I’ve posted here before about the unbreakable link in me—mental and emotional—between words and music. I hear it as I write, in the cadences and timbre of the passages. I write to an inner soundtrack. I hear the music in my taped playbacks.

And at last I have found a film that says about music exactly what I feel about words.

The film is It Might Get Loud: Have you seen it?

This extraordinary…damn, can I even call it a documentary?…takes us into the minds of three extraordinary guitarists: Jimmy Page, The Edge and Jack White. Did I write into the minds? I’d have been better to say that it takes us to a completely different planet.

I understand music. I feel it. With some small ability, I can make it with my voice—I revel the sound and the feeling as I life my voice into a room. I remember my mother playing piano to me before I was born; the sound of it through her body pressed against the keyboard. Even so, this film has made me understand, as nothing else ever has done, that music is a different language. A different understanding. A different way of seeing, of being. It is as alien as another planet. And just as wonder-making.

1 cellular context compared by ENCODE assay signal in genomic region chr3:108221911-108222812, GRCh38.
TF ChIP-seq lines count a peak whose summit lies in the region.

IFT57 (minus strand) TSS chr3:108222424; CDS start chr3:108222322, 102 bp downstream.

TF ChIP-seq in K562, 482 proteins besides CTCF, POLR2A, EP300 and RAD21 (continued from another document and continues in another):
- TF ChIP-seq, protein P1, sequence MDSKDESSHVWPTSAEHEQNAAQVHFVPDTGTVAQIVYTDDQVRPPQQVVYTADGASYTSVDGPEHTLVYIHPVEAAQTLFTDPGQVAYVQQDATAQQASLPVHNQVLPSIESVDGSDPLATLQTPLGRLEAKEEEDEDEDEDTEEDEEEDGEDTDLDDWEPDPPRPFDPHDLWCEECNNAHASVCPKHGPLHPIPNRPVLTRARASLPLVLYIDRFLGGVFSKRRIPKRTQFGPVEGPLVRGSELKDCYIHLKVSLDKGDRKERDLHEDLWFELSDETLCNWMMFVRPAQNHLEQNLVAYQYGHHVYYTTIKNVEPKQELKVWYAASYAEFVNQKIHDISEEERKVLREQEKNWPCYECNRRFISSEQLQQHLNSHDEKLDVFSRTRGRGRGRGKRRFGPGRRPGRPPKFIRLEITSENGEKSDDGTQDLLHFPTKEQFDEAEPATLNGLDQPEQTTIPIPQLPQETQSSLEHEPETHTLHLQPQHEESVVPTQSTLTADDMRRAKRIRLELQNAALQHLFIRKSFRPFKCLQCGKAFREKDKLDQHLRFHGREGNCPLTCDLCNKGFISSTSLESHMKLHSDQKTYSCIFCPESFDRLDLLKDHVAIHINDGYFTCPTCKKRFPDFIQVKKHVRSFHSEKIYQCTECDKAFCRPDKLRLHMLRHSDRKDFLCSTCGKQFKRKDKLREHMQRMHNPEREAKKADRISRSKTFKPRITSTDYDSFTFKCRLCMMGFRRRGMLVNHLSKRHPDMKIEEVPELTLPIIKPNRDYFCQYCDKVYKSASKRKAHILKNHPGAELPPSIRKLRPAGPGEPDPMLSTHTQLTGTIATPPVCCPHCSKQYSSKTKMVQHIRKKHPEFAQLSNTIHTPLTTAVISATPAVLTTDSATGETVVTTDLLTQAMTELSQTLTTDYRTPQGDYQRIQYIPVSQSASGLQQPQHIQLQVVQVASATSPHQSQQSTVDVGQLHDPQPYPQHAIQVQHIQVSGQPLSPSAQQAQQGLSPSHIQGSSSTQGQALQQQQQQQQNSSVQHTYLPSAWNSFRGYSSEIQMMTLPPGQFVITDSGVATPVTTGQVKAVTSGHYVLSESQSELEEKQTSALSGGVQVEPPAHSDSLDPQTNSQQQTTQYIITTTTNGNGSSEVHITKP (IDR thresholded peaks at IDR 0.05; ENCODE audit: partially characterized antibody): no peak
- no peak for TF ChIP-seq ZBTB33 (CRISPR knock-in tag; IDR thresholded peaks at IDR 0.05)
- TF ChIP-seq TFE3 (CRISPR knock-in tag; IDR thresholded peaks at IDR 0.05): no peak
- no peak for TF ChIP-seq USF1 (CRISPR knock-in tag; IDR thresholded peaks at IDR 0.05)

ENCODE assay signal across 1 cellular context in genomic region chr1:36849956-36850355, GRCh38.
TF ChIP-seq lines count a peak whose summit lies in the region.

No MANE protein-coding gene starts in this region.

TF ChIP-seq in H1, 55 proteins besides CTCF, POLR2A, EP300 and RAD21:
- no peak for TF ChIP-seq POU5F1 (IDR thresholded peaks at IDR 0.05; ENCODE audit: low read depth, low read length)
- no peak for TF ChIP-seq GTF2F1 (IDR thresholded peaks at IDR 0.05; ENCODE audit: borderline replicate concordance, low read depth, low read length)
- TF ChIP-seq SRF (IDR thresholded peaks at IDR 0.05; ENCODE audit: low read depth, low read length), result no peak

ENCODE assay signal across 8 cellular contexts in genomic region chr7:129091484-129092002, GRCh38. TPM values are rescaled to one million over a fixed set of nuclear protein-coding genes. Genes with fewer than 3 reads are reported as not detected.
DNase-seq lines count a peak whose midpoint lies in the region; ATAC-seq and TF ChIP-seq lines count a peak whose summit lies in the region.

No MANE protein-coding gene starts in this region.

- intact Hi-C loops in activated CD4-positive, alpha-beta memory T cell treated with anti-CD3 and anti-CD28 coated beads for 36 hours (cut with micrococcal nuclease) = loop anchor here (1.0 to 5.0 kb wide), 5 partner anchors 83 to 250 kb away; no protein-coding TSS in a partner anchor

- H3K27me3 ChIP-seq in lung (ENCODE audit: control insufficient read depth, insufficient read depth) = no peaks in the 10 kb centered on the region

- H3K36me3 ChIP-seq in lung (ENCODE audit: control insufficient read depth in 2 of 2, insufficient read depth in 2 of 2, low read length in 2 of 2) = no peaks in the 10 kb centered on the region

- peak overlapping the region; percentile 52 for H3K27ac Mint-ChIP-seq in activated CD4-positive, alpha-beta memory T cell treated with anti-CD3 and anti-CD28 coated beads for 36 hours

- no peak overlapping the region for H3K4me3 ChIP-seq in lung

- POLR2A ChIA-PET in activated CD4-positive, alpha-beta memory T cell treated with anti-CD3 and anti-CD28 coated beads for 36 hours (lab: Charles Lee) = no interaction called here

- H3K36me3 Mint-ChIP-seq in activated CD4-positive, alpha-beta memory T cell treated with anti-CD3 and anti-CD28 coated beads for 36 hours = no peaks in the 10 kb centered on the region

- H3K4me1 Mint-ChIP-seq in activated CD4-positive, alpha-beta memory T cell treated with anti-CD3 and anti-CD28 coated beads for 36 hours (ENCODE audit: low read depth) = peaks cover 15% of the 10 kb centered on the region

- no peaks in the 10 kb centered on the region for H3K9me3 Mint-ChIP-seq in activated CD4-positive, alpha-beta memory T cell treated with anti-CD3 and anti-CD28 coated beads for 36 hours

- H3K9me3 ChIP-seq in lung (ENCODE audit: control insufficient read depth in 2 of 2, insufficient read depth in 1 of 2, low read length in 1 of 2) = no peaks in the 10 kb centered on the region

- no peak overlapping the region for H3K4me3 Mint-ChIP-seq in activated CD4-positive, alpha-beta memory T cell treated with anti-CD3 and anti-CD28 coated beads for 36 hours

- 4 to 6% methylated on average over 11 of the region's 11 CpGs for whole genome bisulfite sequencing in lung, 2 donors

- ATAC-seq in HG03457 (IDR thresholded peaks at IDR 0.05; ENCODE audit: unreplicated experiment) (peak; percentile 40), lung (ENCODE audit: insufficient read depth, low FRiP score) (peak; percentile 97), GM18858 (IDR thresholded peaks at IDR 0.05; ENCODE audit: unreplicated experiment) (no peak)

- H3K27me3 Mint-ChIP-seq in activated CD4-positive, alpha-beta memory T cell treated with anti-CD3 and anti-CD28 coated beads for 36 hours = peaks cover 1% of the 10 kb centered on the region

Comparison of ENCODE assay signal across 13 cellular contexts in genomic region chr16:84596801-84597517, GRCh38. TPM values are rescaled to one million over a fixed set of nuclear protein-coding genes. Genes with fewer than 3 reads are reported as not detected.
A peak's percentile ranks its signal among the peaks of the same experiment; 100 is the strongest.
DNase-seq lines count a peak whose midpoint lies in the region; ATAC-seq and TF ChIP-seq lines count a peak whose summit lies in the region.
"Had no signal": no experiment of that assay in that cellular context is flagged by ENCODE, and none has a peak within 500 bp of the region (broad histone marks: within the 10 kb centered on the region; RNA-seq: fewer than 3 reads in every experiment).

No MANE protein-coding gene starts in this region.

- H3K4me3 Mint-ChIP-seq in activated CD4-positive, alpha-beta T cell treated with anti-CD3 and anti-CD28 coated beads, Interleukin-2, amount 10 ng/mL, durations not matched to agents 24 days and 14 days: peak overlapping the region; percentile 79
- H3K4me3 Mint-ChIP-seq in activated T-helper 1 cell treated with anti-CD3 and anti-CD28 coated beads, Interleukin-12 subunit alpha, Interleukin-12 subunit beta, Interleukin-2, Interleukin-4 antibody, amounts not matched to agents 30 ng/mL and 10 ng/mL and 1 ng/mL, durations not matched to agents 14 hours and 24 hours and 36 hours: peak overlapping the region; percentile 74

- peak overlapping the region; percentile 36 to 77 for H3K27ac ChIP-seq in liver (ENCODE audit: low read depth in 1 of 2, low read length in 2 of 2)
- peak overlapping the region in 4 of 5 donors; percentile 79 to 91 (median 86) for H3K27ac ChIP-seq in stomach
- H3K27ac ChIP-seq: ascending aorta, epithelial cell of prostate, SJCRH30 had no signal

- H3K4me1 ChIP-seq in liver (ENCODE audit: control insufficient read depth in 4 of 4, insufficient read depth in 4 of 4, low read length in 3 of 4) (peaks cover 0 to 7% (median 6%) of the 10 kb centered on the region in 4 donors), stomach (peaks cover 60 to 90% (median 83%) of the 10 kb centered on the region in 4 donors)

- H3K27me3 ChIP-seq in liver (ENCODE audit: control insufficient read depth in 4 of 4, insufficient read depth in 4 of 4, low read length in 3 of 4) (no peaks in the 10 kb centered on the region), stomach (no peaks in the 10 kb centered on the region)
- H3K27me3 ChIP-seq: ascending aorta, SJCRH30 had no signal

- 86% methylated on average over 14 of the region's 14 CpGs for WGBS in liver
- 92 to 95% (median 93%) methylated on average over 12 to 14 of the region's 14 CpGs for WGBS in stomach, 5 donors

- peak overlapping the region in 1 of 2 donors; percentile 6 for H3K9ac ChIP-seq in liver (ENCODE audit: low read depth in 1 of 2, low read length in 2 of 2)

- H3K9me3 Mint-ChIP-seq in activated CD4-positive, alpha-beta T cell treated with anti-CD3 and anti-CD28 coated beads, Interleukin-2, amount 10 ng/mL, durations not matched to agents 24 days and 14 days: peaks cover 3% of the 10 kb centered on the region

I recall a long-ago evening spent at the apartment of a couple of violinists from the NY Philharmonic. An unbelievable night. A lesson for life. I was amazed to hear these people listen in a way I’never had, despite my fair degree of musical sophistication. It was like hearing a beautiful and evocative language for the first time. It “skinned my eyes for me” as a character said in another favorite movie (“The Horse’s Mouth.”)

It Might Get Loud, in its artful wisdom, gives us musicians from three different generations—and, surprisingly, the eldest of them is not the one for whom the oldest music holds the greatest appeal. Each of the three men has something remarkable to share with us about the sounds in his head. For me, Jimmy Page’s experience of music comes as close to how I experience words as anything I have ever heard.

I don’t know how to explain that experience, the place where the words are the music; where that reality is the essence of the way you think, where the sound is all. I don’t really know how to share it with you. Except, perhaps, to play it for you. In words. And maybe that’s what books are for. It certainly is what being a writer is for.